Athletics coach Paul Wright to quit Hong Kong for sake of son's health
Pollution forces coach who transformed city's athletics to leave just four months into contract
Richard Castka and John Carney
Hong Kong's athletics coach Paul Wright will leave his post in November after just over two years in the job, amid fears his son's health problems are linked to the city's high levels of pollution.
Since Wright took the job in May 2010, Hong Kong athletics has seen a significant improvement, notably qualifying for the men's 4x100 metres relay in the London Olympic Games.
But Wright, 41, said despite being just four months into his two-year contract, his five-year-old son's health had to come first.
"[He] has struggled with respiratory infections since we came here so we are prioritising getting him home and well," said UK-born Wright. "Some people have suggested the increased levels of air pollution are to blame, but we're not sure what the problem is. We just know his immune system isn't able to cope.
"Our other three children are fine … but we've had one too many visits to the hospital with Caiden coughing up blood. So we decided to do something positive about it."
Wright does not yet have another job to go to, but says there are offers on the table. It is likely he will head back to the US, where his wife is from.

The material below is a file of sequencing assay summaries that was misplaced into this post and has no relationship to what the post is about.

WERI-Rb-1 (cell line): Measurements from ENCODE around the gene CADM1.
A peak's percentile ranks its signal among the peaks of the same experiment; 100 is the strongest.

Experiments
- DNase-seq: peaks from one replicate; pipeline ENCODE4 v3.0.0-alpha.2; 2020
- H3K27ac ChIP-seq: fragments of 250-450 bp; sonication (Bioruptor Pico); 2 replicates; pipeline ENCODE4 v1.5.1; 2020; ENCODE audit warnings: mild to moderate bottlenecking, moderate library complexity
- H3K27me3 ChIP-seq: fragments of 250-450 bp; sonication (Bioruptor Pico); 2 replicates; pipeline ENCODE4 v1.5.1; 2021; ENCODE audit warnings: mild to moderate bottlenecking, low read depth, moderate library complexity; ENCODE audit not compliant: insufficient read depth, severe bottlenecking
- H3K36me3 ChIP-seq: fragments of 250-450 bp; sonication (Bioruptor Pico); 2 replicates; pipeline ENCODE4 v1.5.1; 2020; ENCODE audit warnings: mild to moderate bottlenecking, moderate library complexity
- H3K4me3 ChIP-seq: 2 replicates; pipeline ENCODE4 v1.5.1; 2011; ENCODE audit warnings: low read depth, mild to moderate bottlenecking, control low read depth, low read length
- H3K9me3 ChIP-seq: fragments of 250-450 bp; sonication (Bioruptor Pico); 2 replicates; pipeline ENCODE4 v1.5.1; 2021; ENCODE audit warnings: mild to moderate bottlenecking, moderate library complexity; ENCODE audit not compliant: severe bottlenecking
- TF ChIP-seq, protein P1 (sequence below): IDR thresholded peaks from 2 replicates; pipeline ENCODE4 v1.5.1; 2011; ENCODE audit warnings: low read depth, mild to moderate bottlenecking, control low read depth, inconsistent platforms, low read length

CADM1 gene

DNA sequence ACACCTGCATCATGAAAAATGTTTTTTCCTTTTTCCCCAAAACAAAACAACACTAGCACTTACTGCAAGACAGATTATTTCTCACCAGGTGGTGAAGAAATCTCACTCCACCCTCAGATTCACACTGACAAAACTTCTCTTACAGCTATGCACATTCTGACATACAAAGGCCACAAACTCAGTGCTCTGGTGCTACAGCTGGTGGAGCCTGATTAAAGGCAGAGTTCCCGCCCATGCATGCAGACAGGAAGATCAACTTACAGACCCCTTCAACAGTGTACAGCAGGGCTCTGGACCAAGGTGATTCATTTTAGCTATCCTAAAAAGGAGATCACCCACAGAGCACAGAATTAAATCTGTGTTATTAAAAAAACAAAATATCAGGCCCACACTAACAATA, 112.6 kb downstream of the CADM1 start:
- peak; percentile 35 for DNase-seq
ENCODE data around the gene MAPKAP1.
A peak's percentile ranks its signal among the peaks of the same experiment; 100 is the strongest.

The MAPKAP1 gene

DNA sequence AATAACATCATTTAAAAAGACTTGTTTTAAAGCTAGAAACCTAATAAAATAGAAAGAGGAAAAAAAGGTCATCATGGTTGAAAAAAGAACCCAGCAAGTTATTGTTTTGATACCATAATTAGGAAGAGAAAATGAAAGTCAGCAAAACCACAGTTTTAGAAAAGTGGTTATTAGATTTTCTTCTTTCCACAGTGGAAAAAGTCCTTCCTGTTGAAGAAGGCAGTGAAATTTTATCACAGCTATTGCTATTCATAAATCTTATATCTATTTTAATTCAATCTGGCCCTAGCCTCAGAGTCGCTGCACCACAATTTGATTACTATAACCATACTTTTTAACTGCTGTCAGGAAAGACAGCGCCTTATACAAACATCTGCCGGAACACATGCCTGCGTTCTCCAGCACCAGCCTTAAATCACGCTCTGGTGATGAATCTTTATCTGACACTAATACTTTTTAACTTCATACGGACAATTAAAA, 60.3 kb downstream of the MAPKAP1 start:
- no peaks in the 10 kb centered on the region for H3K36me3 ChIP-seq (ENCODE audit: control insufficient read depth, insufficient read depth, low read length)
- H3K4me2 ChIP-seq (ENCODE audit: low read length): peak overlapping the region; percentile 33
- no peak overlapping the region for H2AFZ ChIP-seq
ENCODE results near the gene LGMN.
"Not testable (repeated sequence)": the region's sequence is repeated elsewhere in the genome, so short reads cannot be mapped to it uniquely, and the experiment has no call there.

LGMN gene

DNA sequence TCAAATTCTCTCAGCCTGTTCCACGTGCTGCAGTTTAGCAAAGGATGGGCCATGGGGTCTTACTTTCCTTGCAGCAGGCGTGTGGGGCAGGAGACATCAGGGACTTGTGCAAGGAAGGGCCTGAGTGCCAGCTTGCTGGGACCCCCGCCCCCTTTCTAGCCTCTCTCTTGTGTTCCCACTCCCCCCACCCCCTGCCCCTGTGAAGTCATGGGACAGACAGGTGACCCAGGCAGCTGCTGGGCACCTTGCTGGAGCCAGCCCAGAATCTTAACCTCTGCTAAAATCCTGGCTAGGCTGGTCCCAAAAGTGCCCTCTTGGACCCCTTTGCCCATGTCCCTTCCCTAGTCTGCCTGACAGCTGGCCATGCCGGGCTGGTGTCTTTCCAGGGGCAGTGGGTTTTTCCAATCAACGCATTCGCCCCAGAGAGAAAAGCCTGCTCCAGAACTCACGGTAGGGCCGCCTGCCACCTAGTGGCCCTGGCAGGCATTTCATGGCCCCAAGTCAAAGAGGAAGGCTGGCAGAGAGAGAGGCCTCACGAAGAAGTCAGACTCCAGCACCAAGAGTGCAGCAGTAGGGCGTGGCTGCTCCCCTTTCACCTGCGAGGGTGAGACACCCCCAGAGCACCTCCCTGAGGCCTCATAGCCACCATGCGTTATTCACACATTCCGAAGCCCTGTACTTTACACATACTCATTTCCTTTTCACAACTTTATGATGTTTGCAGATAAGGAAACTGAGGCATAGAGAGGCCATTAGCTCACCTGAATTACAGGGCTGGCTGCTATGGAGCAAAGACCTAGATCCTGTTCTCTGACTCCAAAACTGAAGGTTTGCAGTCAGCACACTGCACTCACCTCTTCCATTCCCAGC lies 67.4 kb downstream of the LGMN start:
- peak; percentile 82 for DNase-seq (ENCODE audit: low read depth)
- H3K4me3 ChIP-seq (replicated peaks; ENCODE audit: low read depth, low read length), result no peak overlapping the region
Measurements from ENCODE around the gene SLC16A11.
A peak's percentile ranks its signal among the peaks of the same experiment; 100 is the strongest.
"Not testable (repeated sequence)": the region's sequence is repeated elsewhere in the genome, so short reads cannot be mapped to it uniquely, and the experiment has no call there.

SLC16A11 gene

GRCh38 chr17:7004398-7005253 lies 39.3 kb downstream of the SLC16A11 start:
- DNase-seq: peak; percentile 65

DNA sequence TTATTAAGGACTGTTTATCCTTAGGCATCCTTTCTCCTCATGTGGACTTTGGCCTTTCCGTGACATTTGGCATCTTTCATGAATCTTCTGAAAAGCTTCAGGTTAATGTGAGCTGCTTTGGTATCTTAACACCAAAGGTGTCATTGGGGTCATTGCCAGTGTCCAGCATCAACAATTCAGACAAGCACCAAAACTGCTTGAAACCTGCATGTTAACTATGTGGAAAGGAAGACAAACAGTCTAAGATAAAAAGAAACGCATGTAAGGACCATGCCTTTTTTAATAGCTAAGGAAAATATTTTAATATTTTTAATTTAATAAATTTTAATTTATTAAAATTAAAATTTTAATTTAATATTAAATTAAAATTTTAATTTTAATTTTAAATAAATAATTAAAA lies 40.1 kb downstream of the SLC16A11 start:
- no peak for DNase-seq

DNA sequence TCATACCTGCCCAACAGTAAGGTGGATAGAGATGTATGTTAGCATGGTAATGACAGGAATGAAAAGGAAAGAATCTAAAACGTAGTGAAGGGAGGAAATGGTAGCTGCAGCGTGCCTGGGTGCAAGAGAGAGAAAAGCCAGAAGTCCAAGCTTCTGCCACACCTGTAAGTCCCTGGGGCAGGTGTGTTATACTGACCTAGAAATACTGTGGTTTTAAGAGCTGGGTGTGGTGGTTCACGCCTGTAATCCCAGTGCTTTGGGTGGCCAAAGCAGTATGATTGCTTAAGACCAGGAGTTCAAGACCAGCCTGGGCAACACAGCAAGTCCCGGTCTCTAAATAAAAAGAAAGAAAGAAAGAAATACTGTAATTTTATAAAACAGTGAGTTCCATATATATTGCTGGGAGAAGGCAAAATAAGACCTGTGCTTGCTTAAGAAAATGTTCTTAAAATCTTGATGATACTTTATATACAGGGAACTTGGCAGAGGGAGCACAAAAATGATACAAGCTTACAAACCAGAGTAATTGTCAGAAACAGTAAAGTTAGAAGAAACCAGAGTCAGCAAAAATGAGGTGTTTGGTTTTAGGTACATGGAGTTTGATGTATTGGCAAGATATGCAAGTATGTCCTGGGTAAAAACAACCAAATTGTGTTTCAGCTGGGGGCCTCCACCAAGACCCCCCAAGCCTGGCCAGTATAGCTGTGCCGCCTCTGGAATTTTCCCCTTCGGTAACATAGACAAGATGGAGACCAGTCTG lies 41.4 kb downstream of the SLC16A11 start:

Hong Kong Sports Institute chief executive Trisha Leahy credited Wright for the recent rise in athletic standards.
"Paul is moving on after a very successful two years … He has been a consistently highly-motivated, positive and professional head coach," said Leahy.
Wright and his family are not the first to have been forced to leave Hong Kong because of air pollution recently.
In May, Canadian Eric Bohm, the 68-year-old chief executive of green campaign group WWF, Hong Kong left after eight years of trying to save the city from environmental degradation.
One in four people in Hong Kong are now considering leaving due to air pollution, a study by public policy think tank Civic Exchange found last year.
Last month, Hong Kong choked under the worst smog recorded in the city. Residents were warned to stay indoors, away from the blanket of toxic haze.
At the same time, roadside air pollution set a new record with the air pollution index hitting 212 in Central, its highest level yet.